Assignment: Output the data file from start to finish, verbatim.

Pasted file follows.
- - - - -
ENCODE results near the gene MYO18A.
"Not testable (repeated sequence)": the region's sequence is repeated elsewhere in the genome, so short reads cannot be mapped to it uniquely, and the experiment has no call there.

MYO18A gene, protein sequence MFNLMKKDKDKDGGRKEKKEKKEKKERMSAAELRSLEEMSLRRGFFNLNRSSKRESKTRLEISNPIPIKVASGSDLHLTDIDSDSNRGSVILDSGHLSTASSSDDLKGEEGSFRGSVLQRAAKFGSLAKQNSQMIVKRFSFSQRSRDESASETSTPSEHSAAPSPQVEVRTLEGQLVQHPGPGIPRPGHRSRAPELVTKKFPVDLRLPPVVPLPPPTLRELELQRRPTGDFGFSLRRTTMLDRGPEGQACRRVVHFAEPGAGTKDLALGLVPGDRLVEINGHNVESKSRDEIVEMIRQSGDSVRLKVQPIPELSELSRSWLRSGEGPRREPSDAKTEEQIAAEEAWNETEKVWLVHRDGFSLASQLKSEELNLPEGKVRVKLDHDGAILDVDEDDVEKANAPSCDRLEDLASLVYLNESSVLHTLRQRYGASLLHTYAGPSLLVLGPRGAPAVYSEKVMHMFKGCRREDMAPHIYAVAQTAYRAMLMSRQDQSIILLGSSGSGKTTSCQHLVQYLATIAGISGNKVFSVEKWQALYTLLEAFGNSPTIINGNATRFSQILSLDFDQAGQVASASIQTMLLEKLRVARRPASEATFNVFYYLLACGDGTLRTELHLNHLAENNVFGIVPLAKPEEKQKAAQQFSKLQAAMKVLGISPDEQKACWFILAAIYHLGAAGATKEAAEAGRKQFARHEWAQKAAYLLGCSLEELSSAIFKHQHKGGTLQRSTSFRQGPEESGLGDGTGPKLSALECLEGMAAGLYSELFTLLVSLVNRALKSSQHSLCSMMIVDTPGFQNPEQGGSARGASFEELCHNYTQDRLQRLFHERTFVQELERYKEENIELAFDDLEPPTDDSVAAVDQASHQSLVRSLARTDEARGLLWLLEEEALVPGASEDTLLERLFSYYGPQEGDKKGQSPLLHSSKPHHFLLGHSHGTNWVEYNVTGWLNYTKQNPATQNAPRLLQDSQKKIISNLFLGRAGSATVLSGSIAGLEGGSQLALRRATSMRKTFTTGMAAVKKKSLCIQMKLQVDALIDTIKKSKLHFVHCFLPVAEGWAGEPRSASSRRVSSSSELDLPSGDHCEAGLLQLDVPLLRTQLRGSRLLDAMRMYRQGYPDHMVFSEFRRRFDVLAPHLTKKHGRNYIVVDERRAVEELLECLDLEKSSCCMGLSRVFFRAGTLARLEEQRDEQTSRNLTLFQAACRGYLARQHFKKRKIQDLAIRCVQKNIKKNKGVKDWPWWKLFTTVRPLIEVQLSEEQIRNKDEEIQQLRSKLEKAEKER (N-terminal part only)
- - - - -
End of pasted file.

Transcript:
ENCODE results near the gene MYO18A.
"Not testable (repeated sequence)": the region's sequence is repeated elsewhere in the genome, so short reads cannot be mapped to it uniquely, and the experiment has no call there.

MYO18A gene, protein sequence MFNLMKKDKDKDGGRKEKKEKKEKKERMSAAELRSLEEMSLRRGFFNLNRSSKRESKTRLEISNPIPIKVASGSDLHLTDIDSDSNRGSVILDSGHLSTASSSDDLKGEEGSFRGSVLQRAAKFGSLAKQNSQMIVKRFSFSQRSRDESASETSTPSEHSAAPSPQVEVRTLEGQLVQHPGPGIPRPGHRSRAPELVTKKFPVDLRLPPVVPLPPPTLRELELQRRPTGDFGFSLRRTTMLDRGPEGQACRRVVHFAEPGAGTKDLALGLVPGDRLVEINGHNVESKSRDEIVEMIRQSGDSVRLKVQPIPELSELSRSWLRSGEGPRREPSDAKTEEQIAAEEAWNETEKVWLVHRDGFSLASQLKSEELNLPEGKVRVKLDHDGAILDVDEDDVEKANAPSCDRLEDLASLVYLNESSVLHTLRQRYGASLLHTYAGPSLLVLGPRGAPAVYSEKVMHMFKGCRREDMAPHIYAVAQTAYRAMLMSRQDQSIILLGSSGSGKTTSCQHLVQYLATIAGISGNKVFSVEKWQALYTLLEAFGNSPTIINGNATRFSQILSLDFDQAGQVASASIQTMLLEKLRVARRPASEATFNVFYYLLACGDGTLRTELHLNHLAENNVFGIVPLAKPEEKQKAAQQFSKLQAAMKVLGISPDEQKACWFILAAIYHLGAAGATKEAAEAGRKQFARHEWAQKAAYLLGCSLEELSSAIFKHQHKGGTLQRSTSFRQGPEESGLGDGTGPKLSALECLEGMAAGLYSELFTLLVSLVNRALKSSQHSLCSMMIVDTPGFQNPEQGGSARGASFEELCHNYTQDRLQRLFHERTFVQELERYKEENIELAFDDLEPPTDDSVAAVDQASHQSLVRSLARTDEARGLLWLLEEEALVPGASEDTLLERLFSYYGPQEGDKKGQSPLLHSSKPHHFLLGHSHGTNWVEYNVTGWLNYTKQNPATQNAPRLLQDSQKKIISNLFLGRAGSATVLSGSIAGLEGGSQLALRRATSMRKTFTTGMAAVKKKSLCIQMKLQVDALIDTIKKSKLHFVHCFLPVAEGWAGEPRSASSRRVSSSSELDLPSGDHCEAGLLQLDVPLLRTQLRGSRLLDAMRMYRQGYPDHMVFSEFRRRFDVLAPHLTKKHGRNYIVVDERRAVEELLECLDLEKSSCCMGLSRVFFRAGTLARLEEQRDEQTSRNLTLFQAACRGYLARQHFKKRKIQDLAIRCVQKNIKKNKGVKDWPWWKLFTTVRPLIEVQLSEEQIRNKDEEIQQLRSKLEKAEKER (N-terminal part only)